On the relation between GPS tropospheric gradients and the local topography

Morel, Laurent ; Moudni, Ouafae ; Durand, Frédéric ; Nicolas, Joëlle ; Follin, Jean-Michel ; Durand, Stéphane ; Pottiaux, Eric ; Van Baelen, Joël ; Sergio de Oliveira, Paulo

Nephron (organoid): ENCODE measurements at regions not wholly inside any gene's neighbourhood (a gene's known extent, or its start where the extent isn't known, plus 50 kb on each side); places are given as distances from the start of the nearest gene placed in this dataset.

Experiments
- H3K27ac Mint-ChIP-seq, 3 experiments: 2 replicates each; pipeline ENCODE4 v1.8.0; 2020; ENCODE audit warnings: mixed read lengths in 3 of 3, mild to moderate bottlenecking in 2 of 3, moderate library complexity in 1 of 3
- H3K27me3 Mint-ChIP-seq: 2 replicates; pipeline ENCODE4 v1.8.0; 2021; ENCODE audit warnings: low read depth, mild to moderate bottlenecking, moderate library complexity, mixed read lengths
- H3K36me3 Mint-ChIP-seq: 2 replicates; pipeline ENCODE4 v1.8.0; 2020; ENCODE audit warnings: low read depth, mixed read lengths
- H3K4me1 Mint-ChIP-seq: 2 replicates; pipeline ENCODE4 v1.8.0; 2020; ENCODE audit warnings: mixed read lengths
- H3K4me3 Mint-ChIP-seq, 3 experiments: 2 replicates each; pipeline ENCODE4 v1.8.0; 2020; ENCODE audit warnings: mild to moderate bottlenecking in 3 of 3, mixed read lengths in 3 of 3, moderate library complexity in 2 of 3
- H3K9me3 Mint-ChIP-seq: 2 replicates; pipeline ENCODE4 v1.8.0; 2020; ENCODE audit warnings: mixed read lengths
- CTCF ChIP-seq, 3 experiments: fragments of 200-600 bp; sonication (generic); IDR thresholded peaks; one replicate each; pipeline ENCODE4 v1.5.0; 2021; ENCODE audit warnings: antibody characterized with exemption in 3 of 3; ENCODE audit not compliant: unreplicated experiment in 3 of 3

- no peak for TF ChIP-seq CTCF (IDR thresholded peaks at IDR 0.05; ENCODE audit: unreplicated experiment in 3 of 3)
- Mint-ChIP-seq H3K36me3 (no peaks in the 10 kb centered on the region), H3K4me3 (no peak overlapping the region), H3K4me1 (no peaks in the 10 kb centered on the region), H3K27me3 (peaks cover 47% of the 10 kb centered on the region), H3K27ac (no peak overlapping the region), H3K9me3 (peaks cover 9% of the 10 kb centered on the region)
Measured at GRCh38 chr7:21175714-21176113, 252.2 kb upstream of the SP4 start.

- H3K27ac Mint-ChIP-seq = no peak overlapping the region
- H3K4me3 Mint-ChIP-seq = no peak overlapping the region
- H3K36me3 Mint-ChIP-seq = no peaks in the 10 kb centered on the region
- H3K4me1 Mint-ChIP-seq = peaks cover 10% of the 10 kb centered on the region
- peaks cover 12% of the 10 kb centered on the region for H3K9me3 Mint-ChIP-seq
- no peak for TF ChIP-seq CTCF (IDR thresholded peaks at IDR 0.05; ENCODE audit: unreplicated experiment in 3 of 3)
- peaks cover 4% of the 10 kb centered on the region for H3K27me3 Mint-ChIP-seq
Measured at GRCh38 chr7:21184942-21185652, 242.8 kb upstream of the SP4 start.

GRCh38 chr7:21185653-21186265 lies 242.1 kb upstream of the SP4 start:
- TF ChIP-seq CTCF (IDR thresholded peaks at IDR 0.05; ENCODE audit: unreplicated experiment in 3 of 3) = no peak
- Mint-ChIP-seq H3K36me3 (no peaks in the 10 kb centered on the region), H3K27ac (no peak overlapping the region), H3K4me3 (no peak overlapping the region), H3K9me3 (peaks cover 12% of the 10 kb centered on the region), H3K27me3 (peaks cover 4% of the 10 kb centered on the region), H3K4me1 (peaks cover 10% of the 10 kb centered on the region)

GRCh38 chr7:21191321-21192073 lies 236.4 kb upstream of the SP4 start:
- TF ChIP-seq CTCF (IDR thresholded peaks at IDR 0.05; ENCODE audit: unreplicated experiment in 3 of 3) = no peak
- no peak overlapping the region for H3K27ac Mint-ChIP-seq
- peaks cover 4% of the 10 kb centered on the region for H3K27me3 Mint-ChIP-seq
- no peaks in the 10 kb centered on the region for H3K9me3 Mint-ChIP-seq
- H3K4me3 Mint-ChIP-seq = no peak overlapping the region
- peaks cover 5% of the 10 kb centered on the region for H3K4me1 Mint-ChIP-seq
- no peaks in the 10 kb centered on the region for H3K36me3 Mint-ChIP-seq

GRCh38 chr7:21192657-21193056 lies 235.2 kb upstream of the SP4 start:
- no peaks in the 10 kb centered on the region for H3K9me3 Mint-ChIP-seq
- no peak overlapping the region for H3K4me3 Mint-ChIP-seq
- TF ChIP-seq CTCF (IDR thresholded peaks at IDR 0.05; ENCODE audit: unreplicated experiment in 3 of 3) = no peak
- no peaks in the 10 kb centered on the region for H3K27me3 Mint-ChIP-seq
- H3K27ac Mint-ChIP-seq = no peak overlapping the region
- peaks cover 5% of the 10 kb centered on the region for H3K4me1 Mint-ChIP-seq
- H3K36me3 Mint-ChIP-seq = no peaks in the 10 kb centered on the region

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<p align=justify>The estimation of tropospheric gradients in GNSS data processing is a well-known technique to improve positioning precision. To study the correlation between the tropospheric gradients and the topography, we computed Zenith Wet Delay (ZWD) and tropospheric gradients using the GIPSY-OASIS II SOFTWARE from 2 years of GPS observations recorded at 52 worldwide permanent stations, focusing on regions with significant relief. We observe that gradient directions are stable over time and point towards the relief for most of the considered stations. Based on these results, we discuss the physical meaning of the tropospheric horizontal gradients and we investigate why gradients have this particular direction for stations located nearby high mountains. The GPS stations were selected and classified into four main categories: stations close to a mountain range or an isolated mountain (class 1 and 2), stations surrounded by isolated mountains in several directions or in all directions (class 3 and 4). The correlation between the gradient direction and their magnitude with respect to mountain slopes was analysed. A very clear correlation appears for stations of classes 1 and 2 whereas no correlation is obvious for stations of classes 3 and 4. For 89% of stations in classes 1 and 2, a relevant correlation appears, varying between 0.4 and 1. For 64% of stations in classes 1 and 2, a relevant correlation appears, varying between 0.6 and 1. Horizontal gradients estimation show very significant amplitude and a stable direction all along the year, this main direction is most of the time pointing towards the direction of mountains. This behaviour can be explained by a vertical shift of the tropospheric layer due to the presence of mountains, close to the station and up to the maximum distance of 60 km from the station. This orientation does not seem to depend on seasons because no annual or bimonthly means variations appear for all stations. Moreover diurnal variations do not appear on the spatial distribution of the gradients and results are similar for neighbouring stations, separated by few km, which show that local effects such as multipath propagation have influence.</p>
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